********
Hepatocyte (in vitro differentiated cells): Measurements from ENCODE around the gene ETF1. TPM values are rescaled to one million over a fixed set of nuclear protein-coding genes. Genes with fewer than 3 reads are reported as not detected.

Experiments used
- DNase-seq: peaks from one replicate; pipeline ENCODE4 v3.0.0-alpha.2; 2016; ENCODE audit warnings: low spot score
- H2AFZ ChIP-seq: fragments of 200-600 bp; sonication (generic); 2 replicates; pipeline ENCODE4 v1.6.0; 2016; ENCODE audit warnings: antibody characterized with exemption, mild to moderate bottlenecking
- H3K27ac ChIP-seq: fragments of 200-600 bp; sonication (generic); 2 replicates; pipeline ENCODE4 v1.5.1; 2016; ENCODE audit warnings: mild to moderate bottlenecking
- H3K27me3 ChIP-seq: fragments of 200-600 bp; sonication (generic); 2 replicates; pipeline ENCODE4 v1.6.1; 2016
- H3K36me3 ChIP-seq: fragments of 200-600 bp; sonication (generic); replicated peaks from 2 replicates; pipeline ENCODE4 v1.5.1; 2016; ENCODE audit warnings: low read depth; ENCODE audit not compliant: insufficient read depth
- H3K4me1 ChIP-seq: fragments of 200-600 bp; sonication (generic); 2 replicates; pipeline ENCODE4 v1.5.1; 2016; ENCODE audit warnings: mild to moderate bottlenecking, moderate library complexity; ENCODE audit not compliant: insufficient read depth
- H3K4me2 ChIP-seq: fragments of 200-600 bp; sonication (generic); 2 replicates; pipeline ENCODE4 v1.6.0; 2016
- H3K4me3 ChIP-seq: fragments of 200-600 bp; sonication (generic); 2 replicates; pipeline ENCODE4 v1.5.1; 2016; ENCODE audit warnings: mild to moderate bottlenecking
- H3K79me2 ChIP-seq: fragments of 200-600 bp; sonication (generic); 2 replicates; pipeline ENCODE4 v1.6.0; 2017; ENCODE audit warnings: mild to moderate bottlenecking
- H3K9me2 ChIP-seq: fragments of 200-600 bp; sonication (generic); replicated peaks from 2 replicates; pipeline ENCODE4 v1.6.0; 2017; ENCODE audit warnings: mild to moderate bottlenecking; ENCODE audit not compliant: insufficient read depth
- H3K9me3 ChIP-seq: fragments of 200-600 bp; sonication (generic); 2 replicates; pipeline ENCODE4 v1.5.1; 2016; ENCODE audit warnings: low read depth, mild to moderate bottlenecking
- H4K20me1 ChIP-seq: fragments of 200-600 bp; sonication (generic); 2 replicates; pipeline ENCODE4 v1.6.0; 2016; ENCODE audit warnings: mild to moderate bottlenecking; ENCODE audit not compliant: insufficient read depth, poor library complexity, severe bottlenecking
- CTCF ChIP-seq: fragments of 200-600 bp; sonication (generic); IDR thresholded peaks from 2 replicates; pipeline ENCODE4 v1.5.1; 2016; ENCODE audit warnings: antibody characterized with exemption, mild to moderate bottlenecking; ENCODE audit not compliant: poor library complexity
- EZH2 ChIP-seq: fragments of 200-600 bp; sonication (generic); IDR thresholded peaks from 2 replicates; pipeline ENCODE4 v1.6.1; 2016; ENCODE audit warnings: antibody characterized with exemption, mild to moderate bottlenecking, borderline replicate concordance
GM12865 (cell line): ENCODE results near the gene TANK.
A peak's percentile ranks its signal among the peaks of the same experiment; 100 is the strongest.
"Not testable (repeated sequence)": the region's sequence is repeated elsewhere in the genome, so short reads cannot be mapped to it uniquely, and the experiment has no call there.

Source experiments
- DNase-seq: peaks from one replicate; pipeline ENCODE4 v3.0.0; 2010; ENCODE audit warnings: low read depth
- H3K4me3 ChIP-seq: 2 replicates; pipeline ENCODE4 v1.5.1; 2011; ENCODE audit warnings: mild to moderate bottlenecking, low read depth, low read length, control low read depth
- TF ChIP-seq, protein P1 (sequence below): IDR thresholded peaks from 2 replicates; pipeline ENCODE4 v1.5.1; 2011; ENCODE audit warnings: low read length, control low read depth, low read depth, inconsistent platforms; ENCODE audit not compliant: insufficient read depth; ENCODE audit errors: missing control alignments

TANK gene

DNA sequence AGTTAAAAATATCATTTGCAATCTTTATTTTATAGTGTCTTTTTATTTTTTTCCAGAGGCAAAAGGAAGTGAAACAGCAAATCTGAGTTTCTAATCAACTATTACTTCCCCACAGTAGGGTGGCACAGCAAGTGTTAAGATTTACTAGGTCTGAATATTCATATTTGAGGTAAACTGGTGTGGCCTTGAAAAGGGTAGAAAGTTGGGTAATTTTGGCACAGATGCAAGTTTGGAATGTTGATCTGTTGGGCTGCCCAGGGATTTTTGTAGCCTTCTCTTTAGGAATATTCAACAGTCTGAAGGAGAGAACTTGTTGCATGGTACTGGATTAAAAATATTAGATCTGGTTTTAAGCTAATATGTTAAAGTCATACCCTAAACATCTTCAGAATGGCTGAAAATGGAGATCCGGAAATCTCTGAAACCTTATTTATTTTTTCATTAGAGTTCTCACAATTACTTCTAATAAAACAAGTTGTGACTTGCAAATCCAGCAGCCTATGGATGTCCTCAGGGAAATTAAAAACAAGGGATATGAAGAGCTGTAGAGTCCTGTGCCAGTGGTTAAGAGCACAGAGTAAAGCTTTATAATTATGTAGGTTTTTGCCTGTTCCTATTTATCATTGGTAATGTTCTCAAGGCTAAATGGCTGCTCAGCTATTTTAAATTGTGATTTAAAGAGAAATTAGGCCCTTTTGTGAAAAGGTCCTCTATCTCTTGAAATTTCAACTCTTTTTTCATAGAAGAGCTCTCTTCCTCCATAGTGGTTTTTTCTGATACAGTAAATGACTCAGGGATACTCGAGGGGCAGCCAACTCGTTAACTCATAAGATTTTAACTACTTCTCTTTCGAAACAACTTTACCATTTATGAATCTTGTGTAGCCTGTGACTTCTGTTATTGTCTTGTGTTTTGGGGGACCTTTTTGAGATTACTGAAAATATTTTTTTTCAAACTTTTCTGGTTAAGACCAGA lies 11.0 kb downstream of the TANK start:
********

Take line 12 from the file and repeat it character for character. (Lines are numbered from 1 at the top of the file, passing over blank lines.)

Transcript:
- H3K9me2 ChIP-seq: fragments of 200-600 bp; sonication (generic); replicated peaks from 2 replicates; pipeline ENCODE4 v1.6.0; 2017; ENCODE audit warnings: mild to moderate bottlenecking; ENCODE audit not compliant: insufficient read depth